By Patturaja Murugaboopathy
(Reuters) – U.S. companies’ profit growth forecasts for the next five years are still intact, according to Refinitiv data, suggesting that the impact inflicted on companies by the coronavirus pandemic is likely to be more fleeting than that in previous crises.
According to consensus estimates data available on Refinitiv, companies in the MSCI United States index <.dMIUS00000PUS> are likely to post annualized profit growth of 12% in the next five years, double the rate in the past five.
Analysts have not slashed five-year growth estimates in any month this year.
Five-year growth expectations fell over six percentage points between November 2018 and October 2019 on worries over U.S-China trade war. They declined about three percentage points between July 2008 and June 2009 during the global financial crisis.
Graphic – Five-year growth estimates: https://fingfx.thomsonreuters.com/gfx/mkt/xlbvgbyqxpq/eJ0Bo-u-s-companies-5-year-growth-estimates.png
“The current consensus expectation is that earnings will recover sharply from 2021 onwards and that the coronavirus impact will be limited to 2020,” Alain Bokobz, head of global asset allocation at Societe Generale, said in a report.
“In the previous two recessions, the U.S. equity market took around three years to reclaim pre-crisis earnings peak.”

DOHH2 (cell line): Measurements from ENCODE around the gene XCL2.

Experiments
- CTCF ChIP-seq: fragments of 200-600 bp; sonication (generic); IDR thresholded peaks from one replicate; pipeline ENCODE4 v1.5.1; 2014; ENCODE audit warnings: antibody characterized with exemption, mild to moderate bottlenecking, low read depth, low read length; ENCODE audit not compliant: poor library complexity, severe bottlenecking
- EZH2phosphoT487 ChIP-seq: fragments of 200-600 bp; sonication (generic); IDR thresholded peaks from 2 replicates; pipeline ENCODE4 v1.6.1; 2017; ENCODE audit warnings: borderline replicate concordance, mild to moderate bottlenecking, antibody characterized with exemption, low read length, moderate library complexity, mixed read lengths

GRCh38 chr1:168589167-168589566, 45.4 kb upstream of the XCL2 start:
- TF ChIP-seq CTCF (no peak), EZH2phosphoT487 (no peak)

U.S shares have climbed over 40% since March-lows, largely on the back of massive fiscal and monetary stimulus.
SocGen’s Bokobz said double-digit earnings growth is required for U.S. stocks to deliver a 7% total return in the next five years.
Graphic – U.S. companies’ profit growth: https://fingfx.thomsonreuters.com/gfx/mkt/xklpydlxavg/profit%20recovery.png
Analysts expect the recovery will be disproportionate across sectors.
“For sectors like consumer staples and technology, the recovery will be much shorter than the 2008 recession. The reason we may see a swift economic recovery is due to pent-up demand from consumers who have been holed up in their homes for a number of months and have limited spending,” said Matta Fox, founder and wealth adviser at Ithaca Wealth Management.
“For sectors like energy and basic materials, the recovery may take longer.”
As the second-quarter earnings season crossed the halfway mark, U.S. companies had beaten second-quarter earnings expectations by a whopping 24.7%. So far, they have posted a 33.6% decline in net income in the second quarter over last year.
Graphic – Sectorwise earnings growth: https://fingfx.thomsonreuters.com/gfx/mkt/qzjpqwgqqpx/sectorwise.png
Sam Hendel, president at investment firm Levin Easterly Partners, said he expects a W-shaped recovery instead of a V-shaped recovery, and a lot will depend on the speed and efficacy of a COVID-19 vaccine.
“This recession is driven by main street due to the necessity to change behavior during the pandemic, and we are fortunate to have a well-capitalized banking system.”
(Reporting By Patturaja Murugaboopathy; Editing by Vidya Ranganathan and Steve Orlofsky)